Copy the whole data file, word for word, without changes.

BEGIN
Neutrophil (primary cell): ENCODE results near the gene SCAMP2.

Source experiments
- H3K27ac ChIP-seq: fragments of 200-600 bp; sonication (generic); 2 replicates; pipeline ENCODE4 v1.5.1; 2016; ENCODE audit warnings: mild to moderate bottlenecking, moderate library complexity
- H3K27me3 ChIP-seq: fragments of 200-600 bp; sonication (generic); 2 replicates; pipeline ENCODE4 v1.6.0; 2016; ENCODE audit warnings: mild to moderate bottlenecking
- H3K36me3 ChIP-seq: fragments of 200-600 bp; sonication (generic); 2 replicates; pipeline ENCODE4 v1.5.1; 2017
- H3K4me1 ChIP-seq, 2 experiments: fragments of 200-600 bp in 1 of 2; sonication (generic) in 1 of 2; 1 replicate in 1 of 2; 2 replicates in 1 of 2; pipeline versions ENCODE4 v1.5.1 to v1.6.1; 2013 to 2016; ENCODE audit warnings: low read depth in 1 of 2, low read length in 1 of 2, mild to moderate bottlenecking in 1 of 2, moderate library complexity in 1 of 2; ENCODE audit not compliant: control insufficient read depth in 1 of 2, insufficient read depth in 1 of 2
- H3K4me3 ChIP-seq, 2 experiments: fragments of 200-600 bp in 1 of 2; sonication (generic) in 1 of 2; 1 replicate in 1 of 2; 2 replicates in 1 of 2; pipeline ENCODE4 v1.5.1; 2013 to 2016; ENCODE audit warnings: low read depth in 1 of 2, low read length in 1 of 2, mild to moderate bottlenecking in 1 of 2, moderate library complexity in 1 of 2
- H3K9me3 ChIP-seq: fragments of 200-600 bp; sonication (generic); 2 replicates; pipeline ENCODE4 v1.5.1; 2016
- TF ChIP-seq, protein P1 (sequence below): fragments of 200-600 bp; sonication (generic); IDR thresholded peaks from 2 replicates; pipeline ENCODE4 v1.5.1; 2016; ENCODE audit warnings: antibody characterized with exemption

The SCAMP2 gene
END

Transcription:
Neutrophil (primary cell): ENCODE results near the gene SCAMP2.

Source experiments
- H3K27ac ChIP-seq: fragments of 200-600 bp; sonication (generic); 2 replicates; pipeline ENCODE4 v1.5.1; 2016; ENCODE audit warnings: mild to moderate bottlenecking, moderate library complexity
- H3K27me3 ChIP-seq: fragments of 200-600 bp; sonication (generic); 2 replicates; pipeline ENCODE4 v1.6.0; 2016; ENCODE audit warnings: mild to moderate bottlenecking
- H3K36me3 ChIP-seq: fragments of 200-600 bp; sonication (generic); 2 replicates; pipeline ENCODE4 v1.5.1; 2017
- H3K4me1 ChIP-seq, 2 experiments: fragments of 200-600 bp in 1 of 2; sonication (generic) in 1 of 2; 1 replicate in 1 of 2; 2 replicates in 1 of 2; pipeline versions ENCODE4 v1.5.1 to v1.6.1; 2013 to 2016; ENCODE audit warnings: low read depth in 1 of 2, low read length in 1 of 2, mild to moderate bottlenecking in 1 of 2, moderate library complexity in 1 of 2; ENCODE audit not compliant: control insufficient read depth in 1 of 2, insufficient read depth in 1 of 2
- H3K4me3 ChIP-seq, 2 experiments: fragments of 200-600 bp in 1 of 2; sonication (generic) in 1 of 2; 1 replicate in 1 of 2; 2 replicates in 1 of 2; pipeline ENCODE4 v1.5.1; 2013 to 2016; ENCODE audit warnings: low read depth in 1 of 2, low read length in 1 of 2, mild to moderate bottlenecking in 1 of 2, moderate library complexity in 1 of 2
- H3K9me3 ChIP-seq: fragments of 200-600 bp; sonication (generic); 2 replicates; pipeline ENCODE4 v1.5.1; 2016
- TF ChIP-seq, protein P1 (sequence below): fragments of 200-600 bp; sonication (generic); IDR thresholded peaks from 2 replicates; pipeline ENCODE4 v1.5.1; 2016; ENCODE audit warnings: antibody characterized with exemption

The SCAMP2 gene